public class SendToRudderStackTest {
static void sendToRudderStack () {
SendToRudderStack.Payload payload = new SendToRudderStack.Payload();
payload.webhookURL = 'https://www.example.test/12345';
payload.objectName = 'Account';
payload.field1Name = 'Field 1';
payload.field1Value = 'Value 1';
payload.field2Name = 'Field 2';
payload.field2Value = 'Value 2';
payload.field3Name = 'Field 3';
payload.field3Value = 'Value 3';
payload.field4Name = 'Field 4';
payload.field4Value = 'Value 4';
payload.field5Name = 'Field 5';
payload.field5Value = 'Value 5';
SendToRudderStack.sendToRudderStack(new List<SendToRudderStack.Payload>{payload});

The Apex class creates a container that has five fields of data, the record ID and the URL of the webhook destination. These are generic and allow us to determine the object and the fields to be passed (and their actual labels) in the Process Builder itself. (See Next Step)

NOTE: Apex Classes can only be created in your sandbox environment. If you are not familiar with deploying packages from your sandbox to production, please check out this Salesforce support thread on the topic.

Step 4: Create the Process Builder

From the Salesforce Setup menu, type Process Builder in the Quick Find menu and click New to create a new one. In our example we want to send details of all newly created lead records back to RudderStack so we selected the Lead Object and chose to start the process when a record changes.

In the next step we define the criteria for which this action should fire. In our example we want all leads to fire once they’ve been created so we will not apply any filters and check the “No criteria - just execute the actions!” option.

If we were firing the Clearbit API at some other point in the process, we might look to evaluate whether any of the clearbit fields were actually populated (or create a checkbox that would be set to true if the API was already called) and then apply logic to not fire the webhook in that event.

In the Immediate Actions menu, we want to select the “Call APEX” option and then find the Send Lead To RudderStack Webhook option. This name mirrors what we created in our Apex Class. If you don’t see this option, verify that your deployment of the inbound package was successful.

We then map the fields and field names as well as the Webhook URL for our RudderStack Source. As we noted above, the Apex class was designed to take any object or data passed through it. For this reason, we pass not only the Record ID, but a static string value that this object is a Lead. We also pass the URL for the webhook source, so, in the event we need to set up different sources in Rudderstack, we can re-use the same Apex class.

Step 5: Create the User Transformation to call Clearbit

In this example, we will be creating a new user transformation that will be applied to a new Salesforce Destination.

Note: In a more advanced setup, we could apply this transformation to an existing Salesforce destination and filter the transformation to only fire when the metadata tells us this event came from our particular webhook source. If there was already a user transformation applied to that destination, this could also be built as a library and only called if the metadata indicated the same event source.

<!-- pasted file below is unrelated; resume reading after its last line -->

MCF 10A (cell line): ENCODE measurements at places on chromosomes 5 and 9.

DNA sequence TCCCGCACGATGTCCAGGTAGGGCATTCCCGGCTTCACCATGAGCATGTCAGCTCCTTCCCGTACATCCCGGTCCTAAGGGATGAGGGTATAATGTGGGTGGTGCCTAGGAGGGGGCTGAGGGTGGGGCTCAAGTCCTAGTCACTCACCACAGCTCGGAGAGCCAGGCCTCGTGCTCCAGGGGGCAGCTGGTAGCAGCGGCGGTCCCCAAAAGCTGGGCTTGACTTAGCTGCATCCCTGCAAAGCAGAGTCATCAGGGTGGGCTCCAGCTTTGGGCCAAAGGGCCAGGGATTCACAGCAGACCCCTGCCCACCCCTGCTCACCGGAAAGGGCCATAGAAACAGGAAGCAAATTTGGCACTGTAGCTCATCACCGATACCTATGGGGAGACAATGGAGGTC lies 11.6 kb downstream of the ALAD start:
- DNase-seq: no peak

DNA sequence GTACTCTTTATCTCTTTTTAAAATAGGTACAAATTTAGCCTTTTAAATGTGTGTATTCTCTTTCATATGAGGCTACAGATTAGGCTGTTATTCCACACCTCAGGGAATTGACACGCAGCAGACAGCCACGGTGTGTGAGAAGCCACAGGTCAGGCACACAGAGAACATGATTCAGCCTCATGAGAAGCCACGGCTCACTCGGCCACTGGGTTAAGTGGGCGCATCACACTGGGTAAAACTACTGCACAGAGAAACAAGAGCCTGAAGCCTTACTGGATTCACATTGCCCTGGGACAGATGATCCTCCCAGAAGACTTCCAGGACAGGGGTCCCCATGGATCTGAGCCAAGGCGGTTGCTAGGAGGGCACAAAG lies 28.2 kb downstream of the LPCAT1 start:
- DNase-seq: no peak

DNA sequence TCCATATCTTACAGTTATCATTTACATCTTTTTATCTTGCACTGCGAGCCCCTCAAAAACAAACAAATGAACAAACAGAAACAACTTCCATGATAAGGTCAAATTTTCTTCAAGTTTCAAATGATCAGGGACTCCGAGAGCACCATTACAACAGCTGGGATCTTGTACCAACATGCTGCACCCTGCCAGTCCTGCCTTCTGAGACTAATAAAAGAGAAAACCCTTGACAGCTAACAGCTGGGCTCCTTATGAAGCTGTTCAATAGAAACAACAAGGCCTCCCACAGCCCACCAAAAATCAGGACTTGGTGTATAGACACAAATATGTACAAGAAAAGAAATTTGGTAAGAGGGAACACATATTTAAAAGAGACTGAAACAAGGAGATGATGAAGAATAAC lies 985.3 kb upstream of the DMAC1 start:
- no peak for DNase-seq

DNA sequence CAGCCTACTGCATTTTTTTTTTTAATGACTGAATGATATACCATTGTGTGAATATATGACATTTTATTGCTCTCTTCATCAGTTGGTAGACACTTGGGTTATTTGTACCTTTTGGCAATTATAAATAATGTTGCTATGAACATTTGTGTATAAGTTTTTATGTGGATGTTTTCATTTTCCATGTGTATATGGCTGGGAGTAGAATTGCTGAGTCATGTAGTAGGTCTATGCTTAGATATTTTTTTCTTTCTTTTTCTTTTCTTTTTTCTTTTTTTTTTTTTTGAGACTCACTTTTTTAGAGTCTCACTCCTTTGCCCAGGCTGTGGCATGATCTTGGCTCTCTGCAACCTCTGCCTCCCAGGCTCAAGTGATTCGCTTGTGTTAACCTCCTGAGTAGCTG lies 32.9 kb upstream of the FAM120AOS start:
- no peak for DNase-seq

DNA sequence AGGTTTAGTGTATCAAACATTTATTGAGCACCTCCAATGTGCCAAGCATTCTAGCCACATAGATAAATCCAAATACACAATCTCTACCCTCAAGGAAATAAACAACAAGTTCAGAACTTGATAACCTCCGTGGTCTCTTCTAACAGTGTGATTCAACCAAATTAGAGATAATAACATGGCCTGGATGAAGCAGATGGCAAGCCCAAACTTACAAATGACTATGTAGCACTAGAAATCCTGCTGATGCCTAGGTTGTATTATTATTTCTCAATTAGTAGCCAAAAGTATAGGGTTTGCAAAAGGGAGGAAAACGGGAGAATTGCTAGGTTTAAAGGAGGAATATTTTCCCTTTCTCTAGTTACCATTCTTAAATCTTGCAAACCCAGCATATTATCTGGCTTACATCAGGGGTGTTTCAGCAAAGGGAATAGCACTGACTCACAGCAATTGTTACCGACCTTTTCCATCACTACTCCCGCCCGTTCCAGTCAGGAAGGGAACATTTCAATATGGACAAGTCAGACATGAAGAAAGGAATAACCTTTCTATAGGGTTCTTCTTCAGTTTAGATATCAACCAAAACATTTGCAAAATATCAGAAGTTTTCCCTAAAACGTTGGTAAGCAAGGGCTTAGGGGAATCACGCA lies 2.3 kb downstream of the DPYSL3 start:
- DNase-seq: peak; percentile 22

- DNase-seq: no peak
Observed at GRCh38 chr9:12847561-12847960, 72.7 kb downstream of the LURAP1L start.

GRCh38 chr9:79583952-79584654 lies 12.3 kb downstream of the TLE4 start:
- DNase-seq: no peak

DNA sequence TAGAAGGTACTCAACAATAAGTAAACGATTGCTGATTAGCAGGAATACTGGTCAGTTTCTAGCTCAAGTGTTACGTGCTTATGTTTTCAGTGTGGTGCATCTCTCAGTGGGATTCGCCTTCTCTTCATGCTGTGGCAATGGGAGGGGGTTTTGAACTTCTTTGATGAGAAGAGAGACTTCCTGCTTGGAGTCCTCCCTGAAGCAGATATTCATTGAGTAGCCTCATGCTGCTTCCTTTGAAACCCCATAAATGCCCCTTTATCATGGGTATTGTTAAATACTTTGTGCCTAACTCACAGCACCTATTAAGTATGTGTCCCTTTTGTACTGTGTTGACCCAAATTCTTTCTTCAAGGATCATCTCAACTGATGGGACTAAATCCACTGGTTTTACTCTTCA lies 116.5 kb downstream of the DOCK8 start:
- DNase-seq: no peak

User Transformation:

export async function transformEvent(event) {
event.traits = {['Email'],['Lead_ID'],['Company'],['FirstName'],['LastName']
event.context = {
externalId : [{['Lead_ID'],
// Only send identify() calls and leads with email addresses
if ( {
const res = await fetch('', {headers: {'Authorization': 'Bearer sk_your_token_id'}});
const nameProperties = res.person ? { 'Clearbit_Person': } : {}
const companyProperties =
? {
: {}
const rawTraits = event.traits;
const whiteListTraits = [
const filteredTraits = whiteListTraits.reduce((obj, field) => ({...obj, [field]: rawTraits[field]}), {})
const newTraits = Object.assign(filteredTraits, nameProperties, companyProperties)
event.traits = newTraits
event.integrations = {Salesforce: true };
event.type = 'identify';
delete event.event;
return event;

Step 6: Create a new Salesforce Destination

Create a new Salesforce destination and connect it to the webhook. Add your newly created Clearbit User Transformation and now we’re ready to go.

Step 7: Create a lead - fire the Webhook!

As soon as a lead is created in Salesforce, the process builder is fired and sends a message back to RudderStack. We can see the inbound event in the event viewer for the Webhook Source. For our test lead in Salesforce, we only had First Name, Last Name and Email address populated so those were the only properties sent.

The payload is then routed through the user transformation which calls the clearbit api. We can see the resulting JSON payload in the Salesforce Destination viewer as well as the resulting before and after screens from the lead in Salesforce.

"body": {
"FORM": {},
"JSON": {
"Clearbit_company_category_industryGrou__c": "Software & Services",
"Clearbit_company_category_industry__c": "Internet Software & Services",
"Clearbit_company_category_sector__c": "Information Technology",
"Clearbit_company_category_subIndustry__c": "Internet Software & Services",
"Clearbit_company_domain__c": "",
"Clearbit_company_foundedYear__c": 2019,
"Clearbit_company_geo_city__c": "San Francisco",
"Clearbit_company_geo_country__c": "United States",
"Clearbit_company_location__c": "96 S Park St, San Francisco, CA 94107, USA",
"Clearbit_company_metrics_employees__c": 45,
"Clearbit_company_name__c": "RudderStack",
"Company": "n/a",
"Email": "",
"LastName": "n/a"
"XML": {}
"endpoint": "",
"files": {},
"headers": {
"Authorization": "Bearer XXXXXXXX",
"Content-Type": "application/json"
"method": "POST",
"params": {},
"type": "REST",
"version": "1"

Empty Clearbit fields:

After Clearbit Update:

Now that you have a generic event handler, there are a million use cases for why you might want to stream events in real-time instead of a more traditional cloud-streaming option. At the top of the list are opt out notifications that need to be immediately broadcast to all of your other tools. You may also want to send closed opportunities to Slack or Microsoft Teams channels announcing a new deal. Please join us on Slack and let us know what Webhook Source uses you come up with!